To deal with these challenges, I recommend that companies take the following steps:

  • Improve the quality and consistency of their customer data so they have one up-to-date master customer record.
  • Apply customer analytics to every possible source of customer data, including transaction, interaction and event data, structured and unstructured data, and historic, real-time and predictive analysis.
  • Use this analysis first at every touch point to know the customer.
  • Use this analysis also to put the current interaction into the context of previous interactions and the overall relationship with the customer.
  • Use this analysis in combination with rules-based logic to make the response personal to the customer and relevant to the issue raised, and therefore likely to result in the desired business outcome.
  • Above all else, companies need to ensure that they provide consistent information across channels and lines of business. Otherwise they face the prospect that customers will channel-hop until they get the information or outcome that suits them best. Such a process is likely to cost companies customers and sales.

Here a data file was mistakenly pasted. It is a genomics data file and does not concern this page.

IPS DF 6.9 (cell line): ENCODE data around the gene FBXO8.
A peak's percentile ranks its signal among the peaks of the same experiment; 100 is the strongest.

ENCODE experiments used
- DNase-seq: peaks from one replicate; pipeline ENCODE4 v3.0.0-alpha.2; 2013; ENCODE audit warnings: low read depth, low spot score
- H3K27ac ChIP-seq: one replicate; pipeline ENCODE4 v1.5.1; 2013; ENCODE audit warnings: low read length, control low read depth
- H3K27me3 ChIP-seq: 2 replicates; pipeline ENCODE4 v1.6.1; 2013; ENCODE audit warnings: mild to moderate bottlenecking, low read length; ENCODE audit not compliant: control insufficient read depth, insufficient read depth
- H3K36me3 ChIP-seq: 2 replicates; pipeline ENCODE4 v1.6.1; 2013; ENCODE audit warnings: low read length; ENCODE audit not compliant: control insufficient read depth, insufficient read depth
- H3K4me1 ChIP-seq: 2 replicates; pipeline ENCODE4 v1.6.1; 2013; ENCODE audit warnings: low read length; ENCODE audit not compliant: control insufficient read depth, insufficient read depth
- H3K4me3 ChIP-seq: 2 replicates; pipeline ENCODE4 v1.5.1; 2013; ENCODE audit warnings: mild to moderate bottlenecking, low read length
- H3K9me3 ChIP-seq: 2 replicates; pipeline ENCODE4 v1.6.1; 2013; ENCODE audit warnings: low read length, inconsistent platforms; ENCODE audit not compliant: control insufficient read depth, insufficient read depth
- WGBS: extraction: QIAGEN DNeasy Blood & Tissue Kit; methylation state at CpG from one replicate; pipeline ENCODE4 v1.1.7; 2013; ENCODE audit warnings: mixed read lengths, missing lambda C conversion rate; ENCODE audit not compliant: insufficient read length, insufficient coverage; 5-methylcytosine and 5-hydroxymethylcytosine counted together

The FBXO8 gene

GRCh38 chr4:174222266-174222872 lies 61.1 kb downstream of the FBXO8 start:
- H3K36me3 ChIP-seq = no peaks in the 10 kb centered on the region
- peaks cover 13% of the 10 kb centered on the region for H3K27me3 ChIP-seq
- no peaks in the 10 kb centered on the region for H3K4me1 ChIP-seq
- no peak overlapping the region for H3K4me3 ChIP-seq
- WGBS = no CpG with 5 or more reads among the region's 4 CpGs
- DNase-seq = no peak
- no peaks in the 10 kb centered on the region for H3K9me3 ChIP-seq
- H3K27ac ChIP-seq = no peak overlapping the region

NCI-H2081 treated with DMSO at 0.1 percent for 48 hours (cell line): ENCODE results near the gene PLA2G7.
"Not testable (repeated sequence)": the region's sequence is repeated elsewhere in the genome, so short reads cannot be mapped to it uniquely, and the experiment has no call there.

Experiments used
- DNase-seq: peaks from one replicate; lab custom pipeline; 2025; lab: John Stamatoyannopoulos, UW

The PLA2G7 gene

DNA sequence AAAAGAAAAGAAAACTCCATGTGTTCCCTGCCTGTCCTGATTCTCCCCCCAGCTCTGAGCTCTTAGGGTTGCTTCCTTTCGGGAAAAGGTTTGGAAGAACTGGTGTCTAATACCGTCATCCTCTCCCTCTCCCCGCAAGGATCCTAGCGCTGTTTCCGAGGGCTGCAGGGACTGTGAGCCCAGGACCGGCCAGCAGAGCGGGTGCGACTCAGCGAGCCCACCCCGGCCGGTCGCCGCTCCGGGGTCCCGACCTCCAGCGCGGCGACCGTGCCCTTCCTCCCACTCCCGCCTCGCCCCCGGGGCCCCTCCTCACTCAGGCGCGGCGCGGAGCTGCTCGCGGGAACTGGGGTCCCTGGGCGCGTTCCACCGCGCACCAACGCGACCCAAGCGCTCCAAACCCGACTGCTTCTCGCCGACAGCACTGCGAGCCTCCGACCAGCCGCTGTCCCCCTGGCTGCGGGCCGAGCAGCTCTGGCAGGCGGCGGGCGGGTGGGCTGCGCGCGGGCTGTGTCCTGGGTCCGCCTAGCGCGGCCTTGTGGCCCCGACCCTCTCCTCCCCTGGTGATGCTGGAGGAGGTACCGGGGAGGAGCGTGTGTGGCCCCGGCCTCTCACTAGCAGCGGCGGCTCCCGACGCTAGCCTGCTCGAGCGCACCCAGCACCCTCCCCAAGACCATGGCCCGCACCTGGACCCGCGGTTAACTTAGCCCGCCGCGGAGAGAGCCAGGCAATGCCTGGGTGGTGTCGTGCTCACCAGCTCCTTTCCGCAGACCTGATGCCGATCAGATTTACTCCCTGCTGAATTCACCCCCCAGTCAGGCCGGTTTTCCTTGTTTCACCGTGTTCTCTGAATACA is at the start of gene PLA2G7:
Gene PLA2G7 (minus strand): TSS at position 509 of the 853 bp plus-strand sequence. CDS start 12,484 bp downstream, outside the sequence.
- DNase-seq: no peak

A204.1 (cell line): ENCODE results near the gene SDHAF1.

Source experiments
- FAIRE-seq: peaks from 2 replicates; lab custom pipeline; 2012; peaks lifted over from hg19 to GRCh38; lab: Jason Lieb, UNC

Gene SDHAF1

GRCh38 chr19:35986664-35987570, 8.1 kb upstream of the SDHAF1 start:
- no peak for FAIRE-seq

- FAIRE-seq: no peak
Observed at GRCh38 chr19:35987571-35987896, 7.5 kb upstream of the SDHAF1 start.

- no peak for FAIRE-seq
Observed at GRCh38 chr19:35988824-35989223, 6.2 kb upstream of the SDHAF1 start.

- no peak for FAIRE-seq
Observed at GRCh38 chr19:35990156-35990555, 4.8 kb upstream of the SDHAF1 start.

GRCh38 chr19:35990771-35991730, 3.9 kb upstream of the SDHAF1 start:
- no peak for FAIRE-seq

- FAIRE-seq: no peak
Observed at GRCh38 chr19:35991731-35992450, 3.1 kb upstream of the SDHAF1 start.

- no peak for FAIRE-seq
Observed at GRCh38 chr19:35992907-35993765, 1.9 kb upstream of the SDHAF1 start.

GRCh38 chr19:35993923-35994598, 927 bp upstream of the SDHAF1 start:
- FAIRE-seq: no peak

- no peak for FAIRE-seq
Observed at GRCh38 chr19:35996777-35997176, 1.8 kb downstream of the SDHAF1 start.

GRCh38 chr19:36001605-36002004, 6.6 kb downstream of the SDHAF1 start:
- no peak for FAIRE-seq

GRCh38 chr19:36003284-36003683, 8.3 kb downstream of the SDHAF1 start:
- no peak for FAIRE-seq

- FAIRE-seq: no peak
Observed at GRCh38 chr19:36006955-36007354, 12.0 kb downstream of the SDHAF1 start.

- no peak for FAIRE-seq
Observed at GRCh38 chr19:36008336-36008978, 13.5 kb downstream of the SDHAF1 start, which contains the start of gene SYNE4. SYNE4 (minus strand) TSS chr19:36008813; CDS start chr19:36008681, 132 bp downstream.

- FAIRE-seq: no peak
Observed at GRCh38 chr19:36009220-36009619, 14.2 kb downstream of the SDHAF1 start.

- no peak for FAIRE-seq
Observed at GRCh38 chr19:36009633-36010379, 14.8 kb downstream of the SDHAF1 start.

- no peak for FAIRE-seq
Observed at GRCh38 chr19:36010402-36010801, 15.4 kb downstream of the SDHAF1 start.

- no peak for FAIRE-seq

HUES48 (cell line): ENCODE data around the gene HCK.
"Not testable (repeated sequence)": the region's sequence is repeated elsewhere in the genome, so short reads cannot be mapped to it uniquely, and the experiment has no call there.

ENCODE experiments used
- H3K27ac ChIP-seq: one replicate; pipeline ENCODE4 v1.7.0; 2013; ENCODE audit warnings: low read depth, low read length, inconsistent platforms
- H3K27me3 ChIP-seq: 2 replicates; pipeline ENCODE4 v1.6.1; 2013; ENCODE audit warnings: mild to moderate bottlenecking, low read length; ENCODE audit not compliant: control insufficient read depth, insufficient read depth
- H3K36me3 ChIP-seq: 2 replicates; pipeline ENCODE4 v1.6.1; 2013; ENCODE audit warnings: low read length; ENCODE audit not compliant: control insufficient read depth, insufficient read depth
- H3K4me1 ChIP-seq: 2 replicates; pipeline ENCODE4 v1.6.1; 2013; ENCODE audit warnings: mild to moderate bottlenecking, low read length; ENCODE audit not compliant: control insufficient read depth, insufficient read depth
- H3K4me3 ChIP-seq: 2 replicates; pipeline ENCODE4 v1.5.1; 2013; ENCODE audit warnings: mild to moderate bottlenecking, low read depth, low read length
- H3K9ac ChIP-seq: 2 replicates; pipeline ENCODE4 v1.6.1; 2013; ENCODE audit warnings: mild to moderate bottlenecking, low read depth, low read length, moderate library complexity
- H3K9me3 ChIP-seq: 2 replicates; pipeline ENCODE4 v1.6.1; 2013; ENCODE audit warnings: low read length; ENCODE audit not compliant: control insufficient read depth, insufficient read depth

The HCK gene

I am not sure such an approach will produce an omnichannel customer experience, but it provides a practical, achievable process that is likely to improve the customer experience and outcomes. I would welcome comments on how others view the concept of omnichannel customer experience and how they intend to achieve it, so please come and collaborate with me.

Regards,

Richard J. Snow

VP & Research Director

My recent research into the contact center in the cloud shows the typicalvr_inin_types_of_interactions_in_contact_center agent’s life is not an easy one. Agents are expected to handle more types of interactions that arrive through more communication channels as found in our research with inbound, email and outbound in use by more than 74 percent of organizations, meet an increasing number of performance metrics, and leave each caller feeling happy with the interaction. And they have to do this with a desktop that my research shows can only be described as “a mess.” It typically has on it multiple business applications (such as CRM, ERP and knowledge management), multiple systems to access communication channels (phone, email, IM, social media), message boards and performance dashboards.

LiveOps is best known for its cloud-based systems that support the management of multiple communication channels, and for applications to manage agent performance. Using the experience it has gained supporting organizations with these services, and drawing from its own pool of agents, LiveOps recently announced a new desktop system, LiveOps Engage, that is designed to make agents’ lives easier, especially in the handling of multiple channels of communication. The software’s customization tools allow companies to design a desktop that best suits the needs and preferences of their agents, including everything from the layout to the color palettes. It is browser-based, so it can be accessed by agents or other employees handling interactions at any location.